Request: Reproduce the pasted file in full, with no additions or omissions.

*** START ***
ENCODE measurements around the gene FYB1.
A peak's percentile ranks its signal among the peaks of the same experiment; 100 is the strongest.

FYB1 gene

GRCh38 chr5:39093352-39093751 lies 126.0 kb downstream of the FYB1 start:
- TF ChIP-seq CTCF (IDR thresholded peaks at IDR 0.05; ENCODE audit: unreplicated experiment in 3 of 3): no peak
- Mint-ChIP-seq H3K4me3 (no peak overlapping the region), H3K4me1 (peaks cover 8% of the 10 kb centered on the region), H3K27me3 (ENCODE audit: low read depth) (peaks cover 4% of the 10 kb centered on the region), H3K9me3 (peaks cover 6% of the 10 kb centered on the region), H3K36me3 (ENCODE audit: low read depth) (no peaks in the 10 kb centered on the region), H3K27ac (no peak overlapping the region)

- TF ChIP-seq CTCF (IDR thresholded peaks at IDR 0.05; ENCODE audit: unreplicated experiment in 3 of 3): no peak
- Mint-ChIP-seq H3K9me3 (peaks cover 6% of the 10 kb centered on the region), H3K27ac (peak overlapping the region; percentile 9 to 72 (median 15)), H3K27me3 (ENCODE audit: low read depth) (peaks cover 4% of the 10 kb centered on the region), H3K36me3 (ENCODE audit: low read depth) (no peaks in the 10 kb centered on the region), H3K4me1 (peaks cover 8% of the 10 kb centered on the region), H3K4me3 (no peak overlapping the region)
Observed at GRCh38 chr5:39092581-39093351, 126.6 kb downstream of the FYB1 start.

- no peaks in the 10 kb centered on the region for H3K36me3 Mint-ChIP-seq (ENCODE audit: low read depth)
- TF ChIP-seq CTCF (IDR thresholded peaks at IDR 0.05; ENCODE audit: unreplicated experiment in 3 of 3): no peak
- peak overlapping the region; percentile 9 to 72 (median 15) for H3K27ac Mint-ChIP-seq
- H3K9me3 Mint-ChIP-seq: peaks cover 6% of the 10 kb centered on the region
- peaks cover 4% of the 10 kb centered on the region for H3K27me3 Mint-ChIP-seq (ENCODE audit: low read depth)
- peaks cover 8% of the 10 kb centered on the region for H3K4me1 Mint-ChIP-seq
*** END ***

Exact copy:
ENCODE measurements around the gene FYB1.
A peak's percentile ranks its signal among the peaks of the same experiment; 100 is the strongest.

FYB1 gene

GRCh38 chr5:39093352-39093751 lies 126.0 kb downstream of the FYB1 start:
- TF ChIP-seq CTCF (IDR thresholded peaks at IDR 0.05; ENCODE audit: unreplicated experiment in 3 of 3): no peak
- Mint-ChIP-seq H3K4me3 (no peak overlapping the region), H3K4me1 (peaks cover 8% of the 10 kb centered on the region), H3K27me3 (ENCODE audit: low read depth) (peaks cover 4% of the 10 kb centered on the region), H3K9me3 (peaks cover 6% of the 10 kb centered on the region), H3K36me3 (ENCODE audit: low read depth) (no peaks in the 10 kb centered on the region), H3K27ac (no peak overlapping the region)

- TF ChIP-seq CTCF (IDR thresholded peaks at IDR 0.05; ENCODE audit: unreplicated experiment in 3 of 3): no peak
- Mint-ChIP-seq H3K9me3 (peaks cover 6% of the 10 kb centered on the region), H3K27ac (peak overlapping the region; percentile 9 to 72 (median 15)), H3K27me3 (ENCODE audit: low read depth) (peaks cover 4% of the 10 kb centered on the region), H3K36me3 (ENCODE audit: low read depth) (no peaks in the 10 kb centered on the region), H3K4me1 (peaks cover 8% of the 10 kb centered on the region), H3K4me3 (no peak overlapping the region)
Observed at GRCh38 chr5:39092581-39093351, 126.6 kb downstream of the FYB1 start.

- no peaks in the 10 kb centered on the region for H3K36me3 Mint-ChIP-seq (ENCODE audit: low read depth)
- TF ChIP-seq CTCF (IDR thresholded peaks at IDR 0.05; ENCODE audit: unreplicated experiment in 3 of 3): no peak
- peak overlapping the region; percentile 9 to 72 (median 15) for H3K27ac Mint-ChIP-seq
- H3K9me3 Mint-ChIP-seq: peaks cover 6% of the 10 kb centered on the region
- peaks cover 4% of the 10 kb centered on the region for H3K27me3 Mint-ChIP-seq (ENCODE audit: low read depth)
- peaks cover 8% of the 10 kb centered on the region for H3K4me1 Mint-ChIP-seq